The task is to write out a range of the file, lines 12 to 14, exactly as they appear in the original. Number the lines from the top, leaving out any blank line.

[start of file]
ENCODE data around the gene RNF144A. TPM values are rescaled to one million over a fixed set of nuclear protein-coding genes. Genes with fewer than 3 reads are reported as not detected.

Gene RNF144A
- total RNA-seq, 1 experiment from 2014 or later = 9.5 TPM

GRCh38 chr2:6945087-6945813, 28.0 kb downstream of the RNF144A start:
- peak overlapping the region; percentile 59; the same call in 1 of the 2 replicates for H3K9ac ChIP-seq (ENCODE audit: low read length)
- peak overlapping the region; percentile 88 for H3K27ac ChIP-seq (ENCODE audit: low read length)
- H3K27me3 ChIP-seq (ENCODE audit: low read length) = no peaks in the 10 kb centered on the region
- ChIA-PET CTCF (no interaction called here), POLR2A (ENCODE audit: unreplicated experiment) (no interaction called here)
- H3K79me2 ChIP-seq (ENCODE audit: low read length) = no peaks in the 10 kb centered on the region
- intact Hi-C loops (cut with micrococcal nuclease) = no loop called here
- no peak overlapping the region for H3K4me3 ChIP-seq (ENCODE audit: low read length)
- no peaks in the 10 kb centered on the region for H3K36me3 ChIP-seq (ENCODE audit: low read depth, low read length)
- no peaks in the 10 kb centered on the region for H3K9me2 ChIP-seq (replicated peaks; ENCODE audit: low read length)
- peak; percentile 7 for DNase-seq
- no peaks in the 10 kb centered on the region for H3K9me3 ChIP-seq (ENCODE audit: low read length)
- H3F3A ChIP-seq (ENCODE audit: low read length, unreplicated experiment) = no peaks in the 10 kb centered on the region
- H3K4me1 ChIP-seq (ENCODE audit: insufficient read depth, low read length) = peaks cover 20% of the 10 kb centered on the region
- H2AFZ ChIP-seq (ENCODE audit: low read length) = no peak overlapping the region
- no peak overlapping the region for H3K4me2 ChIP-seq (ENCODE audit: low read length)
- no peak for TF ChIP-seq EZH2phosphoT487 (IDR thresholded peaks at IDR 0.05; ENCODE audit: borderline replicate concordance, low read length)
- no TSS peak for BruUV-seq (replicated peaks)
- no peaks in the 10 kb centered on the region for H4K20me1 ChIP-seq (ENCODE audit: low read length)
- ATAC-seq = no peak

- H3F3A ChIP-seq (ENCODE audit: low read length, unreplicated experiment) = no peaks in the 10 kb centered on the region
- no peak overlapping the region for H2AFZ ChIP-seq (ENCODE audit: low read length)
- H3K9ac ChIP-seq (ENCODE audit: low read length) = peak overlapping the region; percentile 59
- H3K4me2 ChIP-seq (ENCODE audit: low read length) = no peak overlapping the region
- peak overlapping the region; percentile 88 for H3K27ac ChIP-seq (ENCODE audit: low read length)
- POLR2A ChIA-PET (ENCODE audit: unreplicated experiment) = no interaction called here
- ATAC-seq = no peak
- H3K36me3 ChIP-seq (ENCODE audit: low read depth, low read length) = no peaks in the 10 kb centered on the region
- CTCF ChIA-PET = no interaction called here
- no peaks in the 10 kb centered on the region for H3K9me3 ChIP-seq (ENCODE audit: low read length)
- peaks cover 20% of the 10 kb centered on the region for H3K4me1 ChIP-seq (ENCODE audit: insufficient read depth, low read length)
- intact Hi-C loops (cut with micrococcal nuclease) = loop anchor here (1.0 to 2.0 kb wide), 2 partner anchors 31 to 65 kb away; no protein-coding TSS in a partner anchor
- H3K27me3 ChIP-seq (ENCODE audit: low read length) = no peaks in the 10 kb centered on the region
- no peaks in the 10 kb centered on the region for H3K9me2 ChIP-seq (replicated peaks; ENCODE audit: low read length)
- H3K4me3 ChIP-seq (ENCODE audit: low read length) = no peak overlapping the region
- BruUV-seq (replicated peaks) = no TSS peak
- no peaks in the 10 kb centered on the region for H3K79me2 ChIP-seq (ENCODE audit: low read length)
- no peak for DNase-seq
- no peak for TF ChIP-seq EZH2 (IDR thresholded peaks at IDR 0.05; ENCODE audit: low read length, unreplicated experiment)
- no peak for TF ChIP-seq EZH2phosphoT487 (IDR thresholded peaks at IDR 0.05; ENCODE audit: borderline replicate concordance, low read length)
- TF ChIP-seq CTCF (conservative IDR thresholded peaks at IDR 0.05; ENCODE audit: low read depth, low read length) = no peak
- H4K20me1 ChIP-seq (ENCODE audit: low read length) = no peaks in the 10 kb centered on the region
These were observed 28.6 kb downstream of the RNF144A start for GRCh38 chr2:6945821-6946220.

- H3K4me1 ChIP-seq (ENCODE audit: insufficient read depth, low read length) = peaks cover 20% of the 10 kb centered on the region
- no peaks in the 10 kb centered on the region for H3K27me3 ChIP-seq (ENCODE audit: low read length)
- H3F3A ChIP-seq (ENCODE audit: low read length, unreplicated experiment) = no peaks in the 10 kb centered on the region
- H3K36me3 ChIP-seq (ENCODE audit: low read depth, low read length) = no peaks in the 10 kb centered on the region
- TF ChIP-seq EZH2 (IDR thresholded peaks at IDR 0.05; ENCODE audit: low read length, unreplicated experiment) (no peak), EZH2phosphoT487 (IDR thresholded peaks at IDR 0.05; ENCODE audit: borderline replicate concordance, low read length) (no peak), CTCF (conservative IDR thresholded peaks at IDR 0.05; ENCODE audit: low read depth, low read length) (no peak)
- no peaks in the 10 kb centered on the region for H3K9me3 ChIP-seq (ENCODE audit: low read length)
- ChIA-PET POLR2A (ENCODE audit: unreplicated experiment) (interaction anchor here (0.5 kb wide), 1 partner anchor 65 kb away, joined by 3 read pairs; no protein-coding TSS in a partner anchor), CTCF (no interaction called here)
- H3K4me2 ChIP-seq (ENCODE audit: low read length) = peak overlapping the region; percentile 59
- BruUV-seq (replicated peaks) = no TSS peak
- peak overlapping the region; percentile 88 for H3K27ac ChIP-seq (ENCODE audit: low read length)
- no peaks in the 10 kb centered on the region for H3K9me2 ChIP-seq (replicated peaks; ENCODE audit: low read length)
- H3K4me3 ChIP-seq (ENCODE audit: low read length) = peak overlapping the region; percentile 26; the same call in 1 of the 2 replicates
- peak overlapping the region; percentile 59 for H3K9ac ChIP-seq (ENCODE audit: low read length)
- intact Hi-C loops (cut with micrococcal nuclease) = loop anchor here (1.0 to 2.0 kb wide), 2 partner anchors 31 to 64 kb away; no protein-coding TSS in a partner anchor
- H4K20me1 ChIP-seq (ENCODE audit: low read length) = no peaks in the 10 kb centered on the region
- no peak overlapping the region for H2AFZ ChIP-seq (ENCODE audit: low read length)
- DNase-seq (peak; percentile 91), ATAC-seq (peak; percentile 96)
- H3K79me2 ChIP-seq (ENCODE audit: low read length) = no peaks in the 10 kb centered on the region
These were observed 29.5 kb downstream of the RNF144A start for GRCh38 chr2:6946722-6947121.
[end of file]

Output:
- no peaks in the 10 kb centered on the region for H3K36me3 ChIP-seq (ENCODE audit: low read depth, low read length)
- no peaks in the 10 kb centered on the region for H3K9me2 ChIP-seq (replicated peaks; ENCODE audit: low read length)
- peak; percentile 7 for DNase-seq